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Eva Hussons cramped and chaotic room at the Hôtel Barrière Le Majestic in Cannes didnt seem like the kind of place where a revolution gets launched. An ironing board blocked a closet full of colorful dresses and high-heeled shoes, and overflowing suitcases lined the floor. A trio of maintenance workers fumbled with a power drill to open a broken safe as Hussons young son, her husband, and mother flowed in and out of the tiny space.

A few floors below Hussons room, the Croisette was filling with people in gowns and tuxedos headed to the gala premiere of her film at the Cannes Film Festival, Girls of the Sun. In many ways it felt like an ordinary, glamour-soaked Saturday night at Cannes. But instead, a historic moment was about to unfold.

Husson is the only female French director with a film in competition at Cannes, and women in her industry had chosen the premiere of Girls of the Sun as the occasion to deliver a powerful statement about gender equality. Kristen Stewart, Jane Fonda, Cate Blanchett, Ava DuVernay, Patty Jenkins, Marion Cotillard, and Agnès Varda were among 82 women who climbed the steps of the Palais together Saturday night in solidarity. Husson, in a saffron-colored gown and 150,000 Euros worth of borrowed jewels, followed behind them.

In her hotel room in the moments before she left for her premiere, Husson took in the weight of the evening. “It feels weird,” she said, sitting on her unmade bed and holding a bejeweled clutch. “Cannes loves to love and it loves to hate. I hope…” As her voice trailed off, her son called out “Mama!” and climbed into her arms.

Photograph by Justin Bishop.

The number of women marching up the Palais steps—82—is significant. Since the launch of the Cannes Film Festival in 1946, only 82 films directed by women have screened as official selections in competition, compared to 1,645 films directed by men—a ratio of less than five percent. This year, just three of the 21 competition films are directed by women.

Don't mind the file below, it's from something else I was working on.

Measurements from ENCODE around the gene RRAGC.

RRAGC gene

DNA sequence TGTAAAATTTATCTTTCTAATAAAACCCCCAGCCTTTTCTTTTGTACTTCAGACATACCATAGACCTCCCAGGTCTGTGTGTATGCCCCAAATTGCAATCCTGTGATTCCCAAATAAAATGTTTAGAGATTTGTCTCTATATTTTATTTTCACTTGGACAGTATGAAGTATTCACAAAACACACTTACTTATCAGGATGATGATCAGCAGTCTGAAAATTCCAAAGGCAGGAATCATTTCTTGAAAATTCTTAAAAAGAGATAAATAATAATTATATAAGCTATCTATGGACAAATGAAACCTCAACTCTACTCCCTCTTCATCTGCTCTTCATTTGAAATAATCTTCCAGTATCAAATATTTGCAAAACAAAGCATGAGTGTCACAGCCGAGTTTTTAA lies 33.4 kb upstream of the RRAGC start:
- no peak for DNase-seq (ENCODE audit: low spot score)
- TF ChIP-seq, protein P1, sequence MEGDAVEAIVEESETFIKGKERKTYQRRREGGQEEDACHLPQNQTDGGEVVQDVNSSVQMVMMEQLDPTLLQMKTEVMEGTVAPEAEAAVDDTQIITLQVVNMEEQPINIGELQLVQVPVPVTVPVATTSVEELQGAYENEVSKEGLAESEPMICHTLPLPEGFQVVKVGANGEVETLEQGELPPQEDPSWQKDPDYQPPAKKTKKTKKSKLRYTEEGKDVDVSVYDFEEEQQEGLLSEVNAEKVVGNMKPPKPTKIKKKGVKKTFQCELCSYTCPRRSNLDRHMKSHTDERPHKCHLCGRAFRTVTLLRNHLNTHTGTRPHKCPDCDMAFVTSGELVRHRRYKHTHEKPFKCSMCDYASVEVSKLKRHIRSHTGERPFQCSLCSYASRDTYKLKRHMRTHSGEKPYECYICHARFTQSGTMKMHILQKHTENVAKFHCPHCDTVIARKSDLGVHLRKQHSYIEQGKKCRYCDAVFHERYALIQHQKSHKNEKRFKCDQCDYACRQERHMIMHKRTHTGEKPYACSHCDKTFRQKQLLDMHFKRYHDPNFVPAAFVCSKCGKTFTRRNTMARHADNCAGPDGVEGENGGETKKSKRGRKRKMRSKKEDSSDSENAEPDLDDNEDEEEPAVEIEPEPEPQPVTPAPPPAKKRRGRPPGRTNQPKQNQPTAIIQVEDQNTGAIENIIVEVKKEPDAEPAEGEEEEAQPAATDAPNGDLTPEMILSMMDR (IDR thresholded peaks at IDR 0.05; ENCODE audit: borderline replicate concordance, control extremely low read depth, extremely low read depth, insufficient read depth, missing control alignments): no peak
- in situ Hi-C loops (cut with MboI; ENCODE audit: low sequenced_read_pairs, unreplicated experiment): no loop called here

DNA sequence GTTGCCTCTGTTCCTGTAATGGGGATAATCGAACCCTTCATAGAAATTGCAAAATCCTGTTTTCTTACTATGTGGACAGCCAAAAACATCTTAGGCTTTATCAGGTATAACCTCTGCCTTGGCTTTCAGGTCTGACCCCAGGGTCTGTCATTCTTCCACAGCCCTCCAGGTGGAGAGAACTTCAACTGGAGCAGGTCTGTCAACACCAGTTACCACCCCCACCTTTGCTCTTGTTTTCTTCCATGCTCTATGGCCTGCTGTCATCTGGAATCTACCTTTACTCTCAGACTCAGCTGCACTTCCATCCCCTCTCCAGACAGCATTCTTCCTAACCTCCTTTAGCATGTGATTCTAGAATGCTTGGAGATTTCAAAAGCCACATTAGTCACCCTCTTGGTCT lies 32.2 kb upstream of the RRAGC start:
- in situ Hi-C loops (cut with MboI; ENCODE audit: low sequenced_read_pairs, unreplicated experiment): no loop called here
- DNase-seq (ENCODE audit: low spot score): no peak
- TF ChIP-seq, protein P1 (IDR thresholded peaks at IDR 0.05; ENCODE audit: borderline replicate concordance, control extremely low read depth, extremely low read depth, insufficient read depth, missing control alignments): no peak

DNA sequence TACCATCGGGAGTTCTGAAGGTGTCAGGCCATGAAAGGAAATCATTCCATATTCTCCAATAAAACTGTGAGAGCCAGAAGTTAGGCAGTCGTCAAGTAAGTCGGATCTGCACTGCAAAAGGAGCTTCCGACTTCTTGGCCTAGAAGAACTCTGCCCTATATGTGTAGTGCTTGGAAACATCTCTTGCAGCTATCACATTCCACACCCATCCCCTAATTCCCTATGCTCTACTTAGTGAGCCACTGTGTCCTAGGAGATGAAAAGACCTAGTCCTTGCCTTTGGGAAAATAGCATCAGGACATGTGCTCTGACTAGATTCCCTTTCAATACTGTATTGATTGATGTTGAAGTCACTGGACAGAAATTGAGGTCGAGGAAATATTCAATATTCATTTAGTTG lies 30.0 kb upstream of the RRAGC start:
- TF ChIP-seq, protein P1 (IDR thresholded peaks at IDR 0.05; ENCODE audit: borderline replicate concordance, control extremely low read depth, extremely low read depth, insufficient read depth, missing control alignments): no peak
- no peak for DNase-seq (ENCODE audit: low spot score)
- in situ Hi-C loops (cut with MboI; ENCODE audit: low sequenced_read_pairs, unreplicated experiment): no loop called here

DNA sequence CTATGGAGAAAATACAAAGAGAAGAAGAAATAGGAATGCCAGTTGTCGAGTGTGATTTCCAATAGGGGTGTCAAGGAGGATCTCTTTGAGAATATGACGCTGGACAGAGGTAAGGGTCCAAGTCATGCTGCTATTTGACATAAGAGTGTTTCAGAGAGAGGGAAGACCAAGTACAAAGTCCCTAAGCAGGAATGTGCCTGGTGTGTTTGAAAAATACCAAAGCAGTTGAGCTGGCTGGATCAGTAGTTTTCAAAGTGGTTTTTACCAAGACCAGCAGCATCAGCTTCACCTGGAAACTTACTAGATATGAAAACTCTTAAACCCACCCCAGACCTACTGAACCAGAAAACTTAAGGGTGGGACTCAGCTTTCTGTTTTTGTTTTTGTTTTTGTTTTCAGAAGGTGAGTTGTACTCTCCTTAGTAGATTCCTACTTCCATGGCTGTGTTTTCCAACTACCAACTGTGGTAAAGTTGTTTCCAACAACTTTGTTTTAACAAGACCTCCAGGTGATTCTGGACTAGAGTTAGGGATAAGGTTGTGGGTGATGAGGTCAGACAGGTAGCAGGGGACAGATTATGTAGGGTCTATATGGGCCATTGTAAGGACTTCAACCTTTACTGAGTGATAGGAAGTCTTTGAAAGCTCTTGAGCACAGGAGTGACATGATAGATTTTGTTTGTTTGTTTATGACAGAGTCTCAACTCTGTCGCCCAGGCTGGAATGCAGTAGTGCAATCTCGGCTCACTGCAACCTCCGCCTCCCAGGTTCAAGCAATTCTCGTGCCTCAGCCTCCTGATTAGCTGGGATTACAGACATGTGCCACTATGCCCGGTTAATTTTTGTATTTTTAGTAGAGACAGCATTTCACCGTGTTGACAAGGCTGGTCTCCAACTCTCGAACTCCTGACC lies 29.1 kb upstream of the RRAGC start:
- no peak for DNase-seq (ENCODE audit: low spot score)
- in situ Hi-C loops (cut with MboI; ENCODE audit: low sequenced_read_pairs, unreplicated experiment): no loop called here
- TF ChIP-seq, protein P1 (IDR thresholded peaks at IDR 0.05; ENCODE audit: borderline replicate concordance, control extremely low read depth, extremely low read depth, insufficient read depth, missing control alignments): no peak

“Women are not a minority in the world, yet the current state of the industry stays otherwise,” Blanchett said, delivering impassioned remarks on the Palais surrounded by the 81 other women. “As women, we all face our own unique challenges, but we stand together on these stairs today as a symbol of our determination and commitment to progress. We are writers, producers, directors, actresses, cinematographers, talent agents, editors, distributors, sales agents, and all involved in the cinematic arts.”

French director Agnes Varda, one of only two women ever to win Canness Palme d'Or (the other is Jane Campion) continued, guiding the group of women up the steps to the theater to watch Hussons film. “The stairs of our industry must be accessible to all,” Varda said. “Lets climb.”

The activism will continue on Monday at an event on the beach, where the women will ask Cannes artistic director Thierry Frémaux to sign a programming pledge for parity and inclusion at Cannes going forward.

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Kirsten Stewart, Lea Seydoux, Khadja Nin, Ava DuVernay, Cate Blanchet, and Agnès Varda walk the red carpet in protest of the lack of female filmmakers honored throughout the history of Cannes.

by Andreas Rentz/Getty Images.

In many ways, Cannes is one of the most entrenched bastions of sexism in the film industry—a place where women are known for the beautiful gowns they wear on the red carpet, but rarely for their creative contributions. As the #MeToo and Times Up movements have unfolded in the U.S., French women have been more reluctant to adopt their messages. But many French women like Husson are nudging their culture toward change.

Girls of the Sun was inspired by Kurdish women in Syria and Iraq who were taken hostage by Islamic State fighters, and escaped. In Hussons film, the escapees form an all-female battalion. “As a woman I realized I had never read a story about that in fiction,” Husson said. “It was strangely empowering for once, to not have the idea that women who go through that are just victims. What that story told me was that we are fighting warriors and we can do everything.”

“Im really proud we pulled off a movie that plays to the strength of who women are,” Husson said. “The fact that were at Cannes is already an enormous victory for us.”

Get Vanity Fairs HWD NewsletterSign up for essential industry and award news from Hollywood.Rebecca KeeganRebecca Keegan is a Hollywood Correspondent for Vanity Fair.

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